David Nowakowski serves as a Philosophical Advisor for Merlin CCC. David received his PhD in philosophy fromPrinceton University and is currently an Assistant Professor of Philosophy at Union College in Schenectady, NY.
A self-declared hermit and lover of philosophy and the great outdoors, David specializes in the history of philosophy in India and South Asia. His research in this area focuses on epistemology, mind, and metaphysics. The main theme of his work is to consider Indian intellectuals as deeply systematic thinkers, learning how to reason from the perspective of the philosophers in these traditions. David is also well-versed in ancient Greek philosophy, and issues relating to food systems and the environment and has become increasingly interested in “philosophy as a way of life” over the past several years. We are elated to be collaborating with David on our philosophy in the community activities, fellowships, and other Merlin projects.
Philosophical Advisor & Mindfulness Practitioner
Justin Whitaker serves as a Philosophical Advisor & Mindfulness Practitioner for Merlin CCC. He is also an author, founder of Mindful Montana and a North America Correspondent for BuddhistDoor Global.
A Helena native who has lived and taught philosophy and religious studies in Missoula, England, India, and China, Justin is a Certified Meditation Teacher who successfully defended his Ph.D. in Buddhist Ethics at the University of London in January 2016. He holds an M.A. in Buddhist Studies from the University of Bristol and a B.A. (with some graduate work) in Philosophy at the University of Montana-Missoula. We are thrilled to be collaborating with Justin on several philosophical adventures.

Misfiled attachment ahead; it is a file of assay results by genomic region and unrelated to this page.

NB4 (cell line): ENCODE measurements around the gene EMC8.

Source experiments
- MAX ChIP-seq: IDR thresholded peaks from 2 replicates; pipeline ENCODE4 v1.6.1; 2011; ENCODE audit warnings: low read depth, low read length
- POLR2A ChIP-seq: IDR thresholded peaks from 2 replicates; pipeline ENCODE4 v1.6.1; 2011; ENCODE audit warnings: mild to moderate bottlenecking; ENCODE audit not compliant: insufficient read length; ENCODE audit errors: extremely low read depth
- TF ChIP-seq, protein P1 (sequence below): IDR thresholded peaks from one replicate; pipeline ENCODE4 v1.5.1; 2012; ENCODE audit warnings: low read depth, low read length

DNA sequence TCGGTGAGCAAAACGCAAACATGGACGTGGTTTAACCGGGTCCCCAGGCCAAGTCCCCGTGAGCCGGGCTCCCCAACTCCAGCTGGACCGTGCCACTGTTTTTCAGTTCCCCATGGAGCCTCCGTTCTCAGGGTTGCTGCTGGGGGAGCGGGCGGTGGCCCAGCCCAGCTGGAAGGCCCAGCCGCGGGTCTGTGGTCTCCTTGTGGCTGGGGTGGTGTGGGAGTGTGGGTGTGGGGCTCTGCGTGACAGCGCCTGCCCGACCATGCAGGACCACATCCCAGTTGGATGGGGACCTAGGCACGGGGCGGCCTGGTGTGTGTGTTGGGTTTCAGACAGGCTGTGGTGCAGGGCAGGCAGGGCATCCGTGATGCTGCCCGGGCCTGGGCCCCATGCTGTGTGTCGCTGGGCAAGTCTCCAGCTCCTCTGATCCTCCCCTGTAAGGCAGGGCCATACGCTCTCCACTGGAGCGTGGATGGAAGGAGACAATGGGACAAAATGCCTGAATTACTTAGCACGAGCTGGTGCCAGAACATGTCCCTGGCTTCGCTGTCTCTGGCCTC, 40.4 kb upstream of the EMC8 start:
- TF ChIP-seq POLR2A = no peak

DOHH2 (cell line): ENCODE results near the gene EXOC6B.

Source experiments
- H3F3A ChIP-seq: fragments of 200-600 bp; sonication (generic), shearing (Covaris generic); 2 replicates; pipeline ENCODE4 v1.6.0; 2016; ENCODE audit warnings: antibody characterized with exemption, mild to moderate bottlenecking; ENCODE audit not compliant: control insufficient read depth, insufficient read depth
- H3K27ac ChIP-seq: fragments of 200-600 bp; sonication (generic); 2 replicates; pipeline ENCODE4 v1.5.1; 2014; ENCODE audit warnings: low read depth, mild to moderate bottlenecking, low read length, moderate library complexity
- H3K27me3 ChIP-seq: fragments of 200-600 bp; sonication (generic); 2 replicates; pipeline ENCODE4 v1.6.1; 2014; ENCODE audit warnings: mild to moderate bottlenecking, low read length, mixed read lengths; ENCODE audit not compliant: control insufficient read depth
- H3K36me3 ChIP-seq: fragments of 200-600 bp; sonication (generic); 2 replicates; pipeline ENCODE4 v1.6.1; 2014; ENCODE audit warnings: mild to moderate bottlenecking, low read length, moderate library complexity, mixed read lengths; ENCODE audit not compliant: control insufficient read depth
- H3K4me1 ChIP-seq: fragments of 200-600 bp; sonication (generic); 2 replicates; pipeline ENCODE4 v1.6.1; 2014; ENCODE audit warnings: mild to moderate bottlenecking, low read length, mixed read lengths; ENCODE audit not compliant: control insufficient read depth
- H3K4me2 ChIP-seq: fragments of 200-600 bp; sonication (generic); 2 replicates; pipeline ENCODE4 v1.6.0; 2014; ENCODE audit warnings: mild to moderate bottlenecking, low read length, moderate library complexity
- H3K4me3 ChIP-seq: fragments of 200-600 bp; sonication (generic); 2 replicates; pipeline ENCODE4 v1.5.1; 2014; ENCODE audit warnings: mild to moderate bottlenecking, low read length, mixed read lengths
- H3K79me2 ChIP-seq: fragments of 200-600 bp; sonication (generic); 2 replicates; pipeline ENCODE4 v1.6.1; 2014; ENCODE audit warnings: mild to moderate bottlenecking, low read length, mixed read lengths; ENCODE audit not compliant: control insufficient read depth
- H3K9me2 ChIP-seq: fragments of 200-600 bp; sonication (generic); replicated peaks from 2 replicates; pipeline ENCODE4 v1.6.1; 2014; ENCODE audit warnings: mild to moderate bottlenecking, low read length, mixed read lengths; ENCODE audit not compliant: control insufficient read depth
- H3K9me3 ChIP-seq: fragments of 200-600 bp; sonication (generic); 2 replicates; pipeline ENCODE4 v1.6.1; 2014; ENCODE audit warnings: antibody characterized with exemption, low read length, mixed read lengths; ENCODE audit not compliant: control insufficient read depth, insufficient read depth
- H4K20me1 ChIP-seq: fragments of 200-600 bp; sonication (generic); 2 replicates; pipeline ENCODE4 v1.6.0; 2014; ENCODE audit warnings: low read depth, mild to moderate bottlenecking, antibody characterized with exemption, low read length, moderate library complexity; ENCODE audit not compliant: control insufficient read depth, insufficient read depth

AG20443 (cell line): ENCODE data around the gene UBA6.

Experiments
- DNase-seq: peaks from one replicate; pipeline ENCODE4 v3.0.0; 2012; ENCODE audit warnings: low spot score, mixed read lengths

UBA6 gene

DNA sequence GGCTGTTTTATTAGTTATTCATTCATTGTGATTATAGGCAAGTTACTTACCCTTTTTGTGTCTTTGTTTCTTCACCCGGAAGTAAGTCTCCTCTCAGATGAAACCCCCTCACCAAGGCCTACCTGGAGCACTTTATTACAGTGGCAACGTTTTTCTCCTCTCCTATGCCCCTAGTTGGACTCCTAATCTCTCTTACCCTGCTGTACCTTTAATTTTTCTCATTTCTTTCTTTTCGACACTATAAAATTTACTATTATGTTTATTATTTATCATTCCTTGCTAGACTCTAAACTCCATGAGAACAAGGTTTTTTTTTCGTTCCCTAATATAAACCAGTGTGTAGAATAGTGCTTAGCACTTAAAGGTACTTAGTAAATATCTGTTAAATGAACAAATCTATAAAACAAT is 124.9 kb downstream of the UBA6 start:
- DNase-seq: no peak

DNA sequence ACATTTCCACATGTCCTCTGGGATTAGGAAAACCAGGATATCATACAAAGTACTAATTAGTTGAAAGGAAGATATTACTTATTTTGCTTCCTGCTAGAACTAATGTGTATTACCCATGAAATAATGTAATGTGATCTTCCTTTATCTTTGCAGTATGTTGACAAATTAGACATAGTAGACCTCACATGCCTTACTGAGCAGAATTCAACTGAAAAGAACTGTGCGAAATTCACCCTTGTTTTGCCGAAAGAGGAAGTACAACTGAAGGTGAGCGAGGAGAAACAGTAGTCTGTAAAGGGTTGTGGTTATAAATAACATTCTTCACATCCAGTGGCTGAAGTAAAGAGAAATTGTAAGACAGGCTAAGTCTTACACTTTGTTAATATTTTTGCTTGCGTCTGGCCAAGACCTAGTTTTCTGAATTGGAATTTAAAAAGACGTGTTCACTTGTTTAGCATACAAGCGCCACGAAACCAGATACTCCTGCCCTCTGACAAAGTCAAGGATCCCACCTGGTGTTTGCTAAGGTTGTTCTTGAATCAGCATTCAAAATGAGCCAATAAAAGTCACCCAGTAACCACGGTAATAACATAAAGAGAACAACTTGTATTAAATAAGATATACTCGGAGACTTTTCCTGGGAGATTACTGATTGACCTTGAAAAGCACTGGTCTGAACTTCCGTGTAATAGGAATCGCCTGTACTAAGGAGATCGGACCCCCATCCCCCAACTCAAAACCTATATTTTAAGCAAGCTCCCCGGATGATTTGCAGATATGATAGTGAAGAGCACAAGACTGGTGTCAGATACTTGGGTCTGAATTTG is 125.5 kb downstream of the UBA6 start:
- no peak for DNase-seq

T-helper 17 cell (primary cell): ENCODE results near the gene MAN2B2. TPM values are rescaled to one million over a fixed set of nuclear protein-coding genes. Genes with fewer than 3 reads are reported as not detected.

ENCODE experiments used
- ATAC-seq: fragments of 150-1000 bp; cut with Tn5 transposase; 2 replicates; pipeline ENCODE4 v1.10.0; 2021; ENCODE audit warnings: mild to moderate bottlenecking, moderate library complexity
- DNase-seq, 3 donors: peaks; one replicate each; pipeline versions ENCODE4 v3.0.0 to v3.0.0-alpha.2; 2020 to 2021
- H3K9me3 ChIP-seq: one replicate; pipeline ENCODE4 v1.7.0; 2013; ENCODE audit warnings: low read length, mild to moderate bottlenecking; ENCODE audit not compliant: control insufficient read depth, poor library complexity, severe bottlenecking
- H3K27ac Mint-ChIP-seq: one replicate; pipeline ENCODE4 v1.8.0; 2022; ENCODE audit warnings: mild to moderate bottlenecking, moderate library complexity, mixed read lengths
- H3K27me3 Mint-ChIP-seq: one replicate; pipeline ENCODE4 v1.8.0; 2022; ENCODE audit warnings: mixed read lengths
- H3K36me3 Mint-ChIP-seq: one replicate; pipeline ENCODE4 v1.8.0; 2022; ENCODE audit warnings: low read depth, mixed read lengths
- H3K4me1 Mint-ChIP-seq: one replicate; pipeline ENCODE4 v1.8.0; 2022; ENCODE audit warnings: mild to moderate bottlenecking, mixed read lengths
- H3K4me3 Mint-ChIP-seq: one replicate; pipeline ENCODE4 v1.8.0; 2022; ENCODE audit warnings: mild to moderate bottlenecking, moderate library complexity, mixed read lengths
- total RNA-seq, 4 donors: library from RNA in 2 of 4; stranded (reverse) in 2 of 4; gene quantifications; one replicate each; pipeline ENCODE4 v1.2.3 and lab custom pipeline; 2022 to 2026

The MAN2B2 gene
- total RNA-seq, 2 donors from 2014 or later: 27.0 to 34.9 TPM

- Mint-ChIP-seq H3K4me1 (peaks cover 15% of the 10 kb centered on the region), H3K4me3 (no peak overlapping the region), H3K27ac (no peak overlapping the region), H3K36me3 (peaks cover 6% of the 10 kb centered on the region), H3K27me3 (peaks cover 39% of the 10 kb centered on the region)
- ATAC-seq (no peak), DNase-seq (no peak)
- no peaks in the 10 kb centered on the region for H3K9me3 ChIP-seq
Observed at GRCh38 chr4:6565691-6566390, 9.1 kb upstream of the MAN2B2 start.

What is mindfulness? The term today is well defined by Jon Kabat-Zinn: “The awareness that emerges through paying attention on purpose, in the present moment, and non-judgmentally to the unfolding of experience moment by moment.” The practice is in many ways universal, and certainly today it is taught and studied by Western scientists as a universal, secular exercise. On the other hand, the practices developed by Kabat-Zinn and others have their roots in a number of non-Western philosophical/religious traditions. Early Buddhist thought and Zen are two major sources for contemporary understandings of mindfulness. In teaching a course or workshop on mindfulness, I split my attention on (1) explaining and discussing various scientific studies of mindfulness, (2) covering historical understandings and uses of the practice, and most importantly, (3) actual practices ranging from “eating” and “walking” meditations to periods of silent mindfulness of breathing and the cultivation of compassion.